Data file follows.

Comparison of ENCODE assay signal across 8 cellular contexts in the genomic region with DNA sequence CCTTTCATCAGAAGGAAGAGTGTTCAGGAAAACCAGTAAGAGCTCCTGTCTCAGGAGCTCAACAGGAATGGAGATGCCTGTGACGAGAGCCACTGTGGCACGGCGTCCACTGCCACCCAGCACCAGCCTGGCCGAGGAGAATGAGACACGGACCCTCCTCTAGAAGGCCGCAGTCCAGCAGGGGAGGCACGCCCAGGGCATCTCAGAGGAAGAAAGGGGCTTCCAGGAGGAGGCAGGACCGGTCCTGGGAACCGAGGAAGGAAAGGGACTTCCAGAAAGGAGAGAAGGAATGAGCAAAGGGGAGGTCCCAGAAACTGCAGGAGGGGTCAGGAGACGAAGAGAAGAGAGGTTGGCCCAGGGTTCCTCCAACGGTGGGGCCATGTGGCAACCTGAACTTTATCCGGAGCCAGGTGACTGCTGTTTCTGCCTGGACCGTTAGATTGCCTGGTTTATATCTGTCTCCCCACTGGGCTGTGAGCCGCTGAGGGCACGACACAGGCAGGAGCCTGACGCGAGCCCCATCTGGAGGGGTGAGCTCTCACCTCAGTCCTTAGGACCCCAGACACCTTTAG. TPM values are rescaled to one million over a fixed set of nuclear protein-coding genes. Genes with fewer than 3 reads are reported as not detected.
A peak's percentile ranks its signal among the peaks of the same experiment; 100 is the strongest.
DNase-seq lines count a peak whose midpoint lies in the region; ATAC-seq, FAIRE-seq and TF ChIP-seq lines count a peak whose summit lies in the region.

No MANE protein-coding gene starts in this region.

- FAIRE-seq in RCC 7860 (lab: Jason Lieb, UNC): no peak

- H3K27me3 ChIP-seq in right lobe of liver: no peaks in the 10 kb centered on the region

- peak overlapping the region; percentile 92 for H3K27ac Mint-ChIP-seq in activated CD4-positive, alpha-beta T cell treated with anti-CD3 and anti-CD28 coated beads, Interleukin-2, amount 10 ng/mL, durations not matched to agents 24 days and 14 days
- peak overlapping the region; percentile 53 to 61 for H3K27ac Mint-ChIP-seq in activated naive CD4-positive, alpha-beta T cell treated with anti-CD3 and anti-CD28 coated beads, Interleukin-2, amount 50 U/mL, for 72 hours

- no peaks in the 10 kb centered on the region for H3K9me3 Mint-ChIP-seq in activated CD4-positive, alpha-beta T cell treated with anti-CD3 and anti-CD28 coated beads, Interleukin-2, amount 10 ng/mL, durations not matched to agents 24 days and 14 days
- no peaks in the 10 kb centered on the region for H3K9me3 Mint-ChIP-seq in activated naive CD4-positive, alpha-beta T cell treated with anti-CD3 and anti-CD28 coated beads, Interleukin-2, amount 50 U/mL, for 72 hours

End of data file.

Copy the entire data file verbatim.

Comparison of ENCODE assay signal across 8 cellular contexts in the genomic region with DNA sequence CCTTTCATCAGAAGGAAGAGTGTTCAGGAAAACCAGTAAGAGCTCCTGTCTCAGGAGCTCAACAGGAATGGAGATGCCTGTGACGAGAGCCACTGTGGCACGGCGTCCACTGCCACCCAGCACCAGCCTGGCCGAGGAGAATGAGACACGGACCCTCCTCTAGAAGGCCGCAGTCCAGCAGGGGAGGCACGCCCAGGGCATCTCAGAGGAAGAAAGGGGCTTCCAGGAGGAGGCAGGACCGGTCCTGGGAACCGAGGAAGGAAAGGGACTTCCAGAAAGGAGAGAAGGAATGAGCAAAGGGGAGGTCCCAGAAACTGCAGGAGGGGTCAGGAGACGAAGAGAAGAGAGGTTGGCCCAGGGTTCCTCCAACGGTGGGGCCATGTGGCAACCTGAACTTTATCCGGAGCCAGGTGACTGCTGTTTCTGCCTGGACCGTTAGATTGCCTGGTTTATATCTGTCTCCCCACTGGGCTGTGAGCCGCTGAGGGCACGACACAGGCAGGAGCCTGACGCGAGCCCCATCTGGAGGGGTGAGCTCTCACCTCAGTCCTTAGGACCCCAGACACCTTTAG. TPM values are rescaled to one million over a fixed set of nuclear protein-coding genes. Genes with fewer than 3 reads are reported as not detected.
A peak's percentile ranks its signal among the peaks of the same experiment; 100 is the strongest.
DNase-seq lines count a peak whose midpoint lies in the region; ATAC-seq, FAIRE-seq and TF ChIP-seq lines count a peak whose summit lies in the region.

No MANE protein-coding gene starts in this region.

- FAIRE-seq in RCC 7860 (lab: Jason Lieb, UNC): no peak

- H3K27me3 ChIP-seq in right lobe of liver: no peaks in the 10 kb centered on the region

- peak overlapping the region; percentile 92 for H3K27ac Mint-ChIP-seq in activated CD4-positive, alpha-beta T cell treated with anti-CD3 and anti-CD28 coated beads, Interleukin-2, amount 10 ng/mL, durations not matched to agents 24 days and 14 days
- peak overlapping the region; percentile 53 to 61 for H3K27ac Mint-ChIP-seq in activated naive CD4-positive, alpha-beta T cell treated with anti-CD3 and anti-CD28 coated beads, Interleukin-2, amount 50 U/mL, for 72 hours

- no peaks in the 10 kb centered on the region for H3K9me3 Mint-ChIP-seq in activated CD4-positive, alpha-beta T cell treated with anti-CD3 and anti-CD28 coated beads, Interleukin-2, amount 10 ng/mL, durations not matched to agents 24 days and 14 days
- no peaks in the 10 kb centered on the region for H3K9me3 Mint-ChIP-seq in activated naive CD4-positive, alpha-beta T cell treated with anti-CD3 and anti-CD28 coated beads, Interleukin-2, amount 50 U/mL, for 72 hours